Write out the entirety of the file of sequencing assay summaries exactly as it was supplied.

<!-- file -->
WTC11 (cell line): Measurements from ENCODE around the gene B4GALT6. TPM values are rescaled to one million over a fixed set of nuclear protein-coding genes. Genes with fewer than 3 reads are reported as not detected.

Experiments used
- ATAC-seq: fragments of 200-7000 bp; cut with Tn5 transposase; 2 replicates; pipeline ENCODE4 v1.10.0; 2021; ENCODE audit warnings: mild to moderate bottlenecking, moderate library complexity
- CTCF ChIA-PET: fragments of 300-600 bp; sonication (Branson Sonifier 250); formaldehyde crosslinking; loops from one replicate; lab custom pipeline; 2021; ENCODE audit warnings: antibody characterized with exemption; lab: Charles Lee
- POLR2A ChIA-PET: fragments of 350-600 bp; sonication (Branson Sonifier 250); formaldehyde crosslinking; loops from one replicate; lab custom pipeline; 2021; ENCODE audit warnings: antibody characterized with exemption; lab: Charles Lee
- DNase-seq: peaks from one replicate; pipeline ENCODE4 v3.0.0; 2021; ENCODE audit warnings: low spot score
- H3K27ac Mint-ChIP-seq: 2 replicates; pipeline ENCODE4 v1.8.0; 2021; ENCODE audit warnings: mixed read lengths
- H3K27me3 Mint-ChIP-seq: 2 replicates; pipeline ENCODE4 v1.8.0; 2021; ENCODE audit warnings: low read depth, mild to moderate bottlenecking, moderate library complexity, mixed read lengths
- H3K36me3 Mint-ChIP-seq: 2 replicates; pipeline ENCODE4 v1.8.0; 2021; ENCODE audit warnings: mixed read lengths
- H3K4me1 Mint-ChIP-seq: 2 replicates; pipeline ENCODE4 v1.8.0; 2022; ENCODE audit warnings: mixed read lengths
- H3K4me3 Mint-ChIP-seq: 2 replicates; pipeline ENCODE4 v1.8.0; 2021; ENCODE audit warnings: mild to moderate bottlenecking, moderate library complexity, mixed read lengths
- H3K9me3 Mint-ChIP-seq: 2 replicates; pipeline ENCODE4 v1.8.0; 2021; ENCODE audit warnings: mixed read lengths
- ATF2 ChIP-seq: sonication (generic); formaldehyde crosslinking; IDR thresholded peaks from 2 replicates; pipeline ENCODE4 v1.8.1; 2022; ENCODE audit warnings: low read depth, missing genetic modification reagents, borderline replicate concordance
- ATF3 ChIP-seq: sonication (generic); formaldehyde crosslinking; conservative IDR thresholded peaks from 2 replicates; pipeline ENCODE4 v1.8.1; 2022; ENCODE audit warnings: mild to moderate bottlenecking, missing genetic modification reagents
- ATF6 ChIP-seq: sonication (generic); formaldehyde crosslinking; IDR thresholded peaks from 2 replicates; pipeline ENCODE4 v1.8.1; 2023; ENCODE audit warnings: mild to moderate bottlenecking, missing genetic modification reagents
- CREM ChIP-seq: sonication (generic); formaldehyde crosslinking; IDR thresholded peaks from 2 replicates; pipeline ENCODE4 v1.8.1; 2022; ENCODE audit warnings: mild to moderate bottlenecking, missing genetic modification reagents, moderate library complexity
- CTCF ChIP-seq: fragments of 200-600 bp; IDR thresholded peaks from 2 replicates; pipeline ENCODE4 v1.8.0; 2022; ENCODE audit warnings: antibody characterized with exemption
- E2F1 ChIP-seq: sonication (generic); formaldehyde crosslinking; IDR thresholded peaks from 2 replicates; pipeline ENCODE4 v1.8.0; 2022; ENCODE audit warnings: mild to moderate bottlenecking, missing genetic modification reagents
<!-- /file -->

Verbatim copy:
WTC11 (cell line): Measurements from ENCODE around the gene B4GALT6. TPM values are rescaled to one million over a fixed set of nuclear protein-coding genes. Genes with fewer than 3 reads are reported as not detected.

Experiments used
- ATAC-seq: fragments of 200-7000 bp; cut with Tn5 transposase; 2 replicates; pipeline ENCODE4 v1.10.0; 2021; ENCODE audit warnings: mild to moderate bottlenecking, moderate library complexity
- CTCF ChIA-PET: fragments of 300-600 bp; sonication (Branson Sonifier 250); formaldehyde crosslinking; loops from one replicate; lab custom pipeline; 2021; ENCODE audit warnings: antibody characterized with exemption; lab: Charles Lee
- POLR2A ChIA-PET: fragments of 350-600 bp; sonication (Branson Sonifier 250); formaldehyde crosslinking; loops from one replicate; lab custom pipeline; 2021; ENCODE audit warnings: antibody characterized with exemption; lab: Charles Lee
- DNase-seq: peaks from one replicate; pipeline ENCODE4 v3.0.0; 2021; ENCODE audit warnings: low spot score
- H3K27ac Mint-ChIP-seq: 2 replicates; pipeline ENCODE4 v1.8.0; 2021; ENCODE audit warnings: mixed read lengths
- H3K27me3 Mint-ChIP-seq: 2 replicates; pipeline ENCODE4 v1.8.0; 2021; ENCODE audit warnings: low read depth, mild to moderate bottlenecking, moderate library complexity, mixed read lengths
- H3K36me3 Mint-ChIP-seq: 2 replicates; pipeline ENCODE4 v1.8.0; 2021; ENCODE audit warnings: mixed read lengths
- H3K4me1 Mint-ChIP-seq: 2 replicates; pipeline ENCODE4 v1.8.0; 2022; ENCODE audit warnings: mixed read lengths
- H3K4me3 Mint-ChIP-seq: 2 replicates; pipeline ENCODE4 v1.8.0; 2021; ENCODE audit warnings: mild to moderate bottlenecking, moderate library complexity, mixed read lengths
- H3K9me3 Mint-ChIP-seq: 2 replicates; pipeline ENCODE4 v1.8.0; 2021; ENCODE audit warnings: mixed read lengths
- ATF2 ChIP-seq: sonication (generic); formaldehyde crosslinking; IDR thresholded peaks from 2 replicates; pipeline ENCODE4 v1.8.1; 2022; ENCODE audit warnings: low read depth, missing genetic modification reagents, borderline replicate concordance
- ATF3 ChIP-seq: sonication (generic); formaldehyde crosslinking; conservative IDR thresholded peaks from 2 replicates; pipeline ENCODE4 v1.8.1; 2022; ENCODE audit warnings: mild to moderate bottlenecking, missing genetic modification reagents
- ATF6 ChIP-seq: sonication (generic); formaldehyde crosslinking; IDR thresholded peaks from 2 replicates; pipeline ENCODE4 v1.8.1; 2023; ENCODE audit warnings: mild to moderate bottlenecking, missing genetic modification reagents
- CREM ChIP-seq: sonication (generic); formaldehyde crosslinking; IDR thresholded peaks from 2 replicates; pipeline ENCODE4 v1.8.1; 2022; ENCODE audit warnings: mild to moderate bottlenecking, missing genetic modification reagents, moderate library complexity
- CTCF ChIP-seq: fragments of 200-600 bp; IDR thresholded peaks from 2 replicates; pipeline ENCODE4 v1.8.0; 2022; ENCODE audit warnings: antibody characterized with exemption
- E2F1 ChIP-seq: sonication (generic); formaldehyde crosslinking; IDR thresholded peaks from 2 replicates; pipeline ENCODE4 v1.8.0; 2022; ENCODE audit warnings: mild to moderate bottlenecking, missing genetic modification reagents